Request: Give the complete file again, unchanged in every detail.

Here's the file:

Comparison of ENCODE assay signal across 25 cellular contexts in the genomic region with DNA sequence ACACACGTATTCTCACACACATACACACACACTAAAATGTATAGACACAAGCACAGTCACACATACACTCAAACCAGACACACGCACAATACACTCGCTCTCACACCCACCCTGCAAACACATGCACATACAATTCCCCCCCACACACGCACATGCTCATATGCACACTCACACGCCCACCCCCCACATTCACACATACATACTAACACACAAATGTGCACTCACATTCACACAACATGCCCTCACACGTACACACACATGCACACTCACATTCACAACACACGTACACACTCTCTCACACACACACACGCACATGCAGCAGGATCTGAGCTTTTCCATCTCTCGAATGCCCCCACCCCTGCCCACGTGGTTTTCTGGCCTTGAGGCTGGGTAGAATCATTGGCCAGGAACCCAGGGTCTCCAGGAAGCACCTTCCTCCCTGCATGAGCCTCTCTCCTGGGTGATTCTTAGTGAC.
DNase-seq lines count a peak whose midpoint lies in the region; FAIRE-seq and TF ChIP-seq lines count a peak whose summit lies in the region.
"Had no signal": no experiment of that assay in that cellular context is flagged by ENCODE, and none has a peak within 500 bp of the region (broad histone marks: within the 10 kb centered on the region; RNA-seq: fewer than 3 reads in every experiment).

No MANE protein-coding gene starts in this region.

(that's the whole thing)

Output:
Comparison of ENCODE assay signal across 25 cellular contexts in the genomic region with DNA sequence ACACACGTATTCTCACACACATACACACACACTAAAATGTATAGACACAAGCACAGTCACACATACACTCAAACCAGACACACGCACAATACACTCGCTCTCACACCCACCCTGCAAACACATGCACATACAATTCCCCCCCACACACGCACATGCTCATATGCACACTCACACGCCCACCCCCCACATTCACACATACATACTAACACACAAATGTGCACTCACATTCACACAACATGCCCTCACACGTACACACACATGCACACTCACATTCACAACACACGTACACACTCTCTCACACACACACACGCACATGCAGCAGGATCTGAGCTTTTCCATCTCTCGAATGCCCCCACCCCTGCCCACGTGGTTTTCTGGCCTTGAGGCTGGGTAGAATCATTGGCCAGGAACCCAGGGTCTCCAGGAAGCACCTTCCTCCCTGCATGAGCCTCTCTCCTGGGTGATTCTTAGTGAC.
DNase-seq lines count a peak whose midpoint lies in the region; FAIRE-seq and TF ChIP-seq lines count a peak whose summit lies in the region.
"Had no signal": no experiment of that assay in that cellular context is flagged by ENCODE, and none has a peak within 500 bp of the region (broad histone marks: within the 10 kb centered on the region; RNA-seq: fewer than 3 reads in every experiment).

No MANE protein-coding gene starts in this region.